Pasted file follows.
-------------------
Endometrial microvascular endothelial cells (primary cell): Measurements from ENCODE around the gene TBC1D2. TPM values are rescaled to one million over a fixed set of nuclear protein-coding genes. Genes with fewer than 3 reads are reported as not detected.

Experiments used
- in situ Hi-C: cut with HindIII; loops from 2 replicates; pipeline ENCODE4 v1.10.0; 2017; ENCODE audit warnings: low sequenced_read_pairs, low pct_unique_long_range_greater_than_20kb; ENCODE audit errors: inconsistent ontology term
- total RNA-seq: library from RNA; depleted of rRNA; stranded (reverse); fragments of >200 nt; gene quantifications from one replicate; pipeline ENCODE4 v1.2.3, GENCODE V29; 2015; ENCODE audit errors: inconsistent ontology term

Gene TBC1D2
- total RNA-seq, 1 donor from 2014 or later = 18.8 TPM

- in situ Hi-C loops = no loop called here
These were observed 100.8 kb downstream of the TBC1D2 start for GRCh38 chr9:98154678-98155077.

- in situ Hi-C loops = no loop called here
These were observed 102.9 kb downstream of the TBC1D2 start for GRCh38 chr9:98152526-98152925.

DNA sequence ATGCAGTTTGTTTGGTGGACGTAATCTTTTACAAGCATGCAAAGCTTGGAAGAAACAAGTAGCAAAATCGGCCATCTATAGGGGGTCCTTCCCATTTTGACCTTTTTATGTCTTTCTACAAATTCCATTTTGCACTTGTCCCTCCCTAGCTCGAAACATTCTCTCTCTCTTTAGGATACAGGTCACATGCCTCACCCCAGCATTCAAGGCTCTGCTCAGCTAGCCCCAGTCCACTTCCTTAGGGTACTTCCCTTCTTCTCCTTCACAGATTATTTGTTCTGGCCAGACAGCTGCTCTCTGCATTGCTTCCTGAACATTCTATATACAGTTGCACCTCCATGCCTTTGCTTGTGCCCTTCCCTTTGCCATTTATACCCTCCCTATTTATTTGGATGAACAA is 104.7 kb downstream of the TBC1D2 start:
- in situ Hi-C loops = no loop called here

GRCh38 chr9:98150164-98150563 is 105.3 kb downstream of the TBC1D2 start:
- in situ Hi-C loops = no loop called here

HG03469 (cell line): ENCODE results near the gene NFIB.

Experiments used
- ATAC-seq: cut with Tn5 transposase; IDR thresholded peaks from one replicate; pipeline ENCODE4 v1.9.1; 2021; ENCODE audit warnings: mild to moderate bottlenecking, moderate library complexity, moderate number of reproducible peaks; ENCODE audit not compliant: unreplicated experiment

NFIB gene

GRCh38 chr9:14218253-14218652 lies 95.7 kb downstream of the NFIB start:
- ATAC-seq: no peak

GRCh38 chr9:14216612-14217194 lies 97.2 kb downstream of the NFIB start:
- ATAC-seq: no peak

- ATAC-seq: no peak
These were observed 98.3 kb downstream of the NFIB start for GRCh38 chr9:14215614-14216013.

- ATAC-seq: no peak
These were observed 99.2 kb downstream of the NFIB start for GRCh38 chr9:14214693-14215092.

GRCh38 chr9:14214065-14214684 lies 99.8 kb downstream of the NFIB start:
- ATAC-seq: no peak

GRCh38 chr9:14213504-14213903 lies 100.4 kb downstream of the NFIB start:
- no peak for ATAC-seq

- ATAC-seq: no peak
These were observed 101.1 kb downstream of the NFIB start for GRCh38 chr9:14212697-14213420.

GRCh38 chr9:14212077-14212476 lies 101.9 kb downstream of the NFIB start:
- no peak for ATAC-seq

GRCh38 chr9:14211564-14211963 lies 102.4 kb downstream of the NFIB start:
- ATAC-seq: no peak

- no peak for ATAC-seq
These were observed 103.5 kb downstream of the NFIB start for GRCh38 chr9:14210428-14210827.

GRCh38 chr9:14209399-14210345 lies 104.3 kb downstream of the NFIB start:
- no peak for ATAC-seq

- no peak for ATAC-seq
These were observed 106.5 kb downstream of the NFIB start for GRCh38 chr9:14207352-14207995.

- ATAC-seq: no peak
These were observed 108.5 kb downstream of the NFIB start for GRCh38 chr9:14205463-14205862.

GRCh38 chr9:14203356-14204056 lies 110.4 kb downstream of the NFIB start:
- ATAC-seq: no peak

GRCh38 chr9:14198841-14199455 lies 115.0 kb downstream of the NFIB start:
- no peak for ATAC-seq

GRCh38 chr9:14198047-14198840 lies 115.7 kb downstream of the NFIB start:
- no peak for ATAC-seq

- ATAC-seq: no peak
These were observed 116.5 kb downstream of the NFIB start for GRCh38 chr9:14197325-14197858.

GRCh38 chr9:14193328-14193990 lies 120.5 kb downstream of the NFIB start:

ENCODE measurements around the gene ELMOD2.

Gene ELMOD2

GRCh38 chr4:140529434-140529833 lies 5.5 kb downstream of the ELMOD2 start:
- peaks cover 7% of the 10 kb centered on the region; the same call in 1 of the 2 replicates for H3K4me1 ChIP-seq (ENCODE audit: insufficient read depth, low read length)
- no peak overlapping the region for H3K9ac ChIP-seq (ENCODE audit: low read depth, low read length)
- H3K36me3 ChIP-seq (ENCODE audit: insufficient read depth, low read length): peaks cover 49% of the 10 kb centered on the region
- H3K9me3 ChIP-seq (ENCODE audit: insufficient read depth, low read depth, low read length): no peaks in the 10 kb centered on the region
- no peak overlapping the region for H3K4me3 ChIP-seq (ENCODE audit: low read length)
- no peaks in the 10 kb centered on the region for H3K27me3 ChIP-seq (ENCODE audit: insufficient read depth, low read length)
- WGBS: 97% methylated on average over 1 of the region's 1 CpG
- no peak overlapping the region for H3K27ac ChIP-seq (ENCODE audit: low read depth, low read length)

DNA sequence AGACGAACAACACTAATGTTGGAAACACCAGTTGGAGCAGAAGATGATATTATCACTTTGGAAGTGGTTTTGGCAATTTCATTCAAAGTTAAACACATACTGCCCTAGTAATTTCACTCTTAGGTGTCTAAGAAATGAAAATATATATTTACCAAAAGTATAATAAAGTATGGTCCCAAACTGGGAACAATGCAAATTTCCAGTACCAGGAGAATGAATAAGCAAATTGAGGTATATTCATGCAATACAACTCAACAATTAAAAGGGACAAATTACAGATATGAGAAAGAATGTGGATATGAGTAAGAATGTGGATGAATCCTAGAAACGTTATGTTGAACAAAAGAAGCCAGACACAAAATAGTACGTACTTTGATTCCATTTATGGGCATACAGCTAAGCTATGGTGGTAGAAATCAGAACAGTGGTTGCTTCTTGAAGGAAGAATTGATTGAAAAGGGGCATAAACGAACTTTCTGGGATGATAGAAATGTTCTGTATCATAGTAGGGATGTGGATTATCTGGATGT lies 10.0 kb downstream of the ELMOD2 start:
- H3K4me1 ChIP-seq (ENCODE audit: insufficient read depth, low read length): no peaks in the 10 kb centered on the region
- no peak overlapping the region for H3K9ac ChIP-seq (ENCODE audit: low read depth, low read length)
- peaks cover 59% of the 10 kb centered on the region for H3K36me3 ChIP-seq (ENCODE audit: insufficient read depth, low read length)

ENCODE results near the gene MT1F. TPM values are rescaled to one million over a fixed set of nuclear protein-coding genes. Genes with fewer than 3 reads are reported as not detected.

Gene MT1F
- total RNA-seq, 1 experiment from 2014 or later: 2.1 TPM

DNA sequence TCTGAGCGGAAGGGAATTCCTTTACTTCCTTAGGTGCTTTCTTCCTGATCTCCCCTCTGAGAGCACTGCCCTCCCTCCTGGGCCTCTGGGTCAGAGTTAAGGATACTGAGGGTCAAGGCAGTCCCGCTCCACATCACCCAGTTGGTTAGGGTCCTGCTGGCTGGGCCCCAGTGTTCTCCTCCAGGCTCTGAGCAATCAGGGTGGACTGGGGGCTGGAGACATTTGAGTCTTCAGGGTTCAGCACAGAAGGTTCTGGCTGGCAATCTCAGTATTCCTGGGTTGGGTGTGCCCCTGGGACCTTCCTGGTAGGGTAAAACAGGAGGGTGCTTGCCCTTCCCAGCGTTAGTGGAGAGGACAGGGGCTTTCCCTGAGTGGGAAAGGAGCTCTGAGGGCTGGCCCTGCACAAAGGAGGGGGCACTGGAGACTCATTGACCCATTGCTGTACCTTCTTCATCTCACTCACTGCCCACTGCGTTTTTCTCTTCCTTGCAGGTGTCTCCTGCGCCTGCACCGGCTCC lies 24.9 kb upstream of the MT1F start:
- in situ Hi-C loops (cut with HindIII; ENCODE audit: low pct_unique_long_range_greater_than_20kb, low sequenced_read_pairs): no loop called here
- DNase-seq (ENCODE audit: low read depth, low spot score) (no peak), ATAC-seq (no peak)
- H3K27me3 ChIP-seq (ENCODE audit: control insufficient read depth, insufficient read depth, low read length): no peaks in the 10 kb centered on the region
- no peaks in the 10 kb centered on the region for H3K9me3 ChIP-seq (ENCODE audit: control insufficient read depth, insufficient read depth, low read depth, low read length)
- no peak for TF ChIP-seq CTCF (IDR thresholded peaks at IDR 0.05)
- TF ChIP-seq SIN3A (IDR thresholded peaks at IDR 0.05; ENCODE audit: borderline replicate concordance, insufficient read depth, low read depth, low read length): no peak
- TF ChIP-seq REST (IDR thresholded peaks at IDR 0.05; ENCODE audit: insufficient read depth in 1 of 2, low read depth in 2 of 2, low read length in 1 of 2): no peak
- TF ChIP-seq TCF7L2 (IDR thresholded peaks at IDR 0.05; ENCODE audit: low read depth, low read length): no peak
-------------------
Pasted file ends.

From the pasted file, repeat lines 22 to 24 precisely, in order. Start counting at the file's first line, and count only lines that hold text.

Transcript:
- ATAC-seq: no peak

- ATAC-seq: no peak
These were observed 98.3 kb downstream of the NFIB start for GRCh38 chr9:14215614-14216013.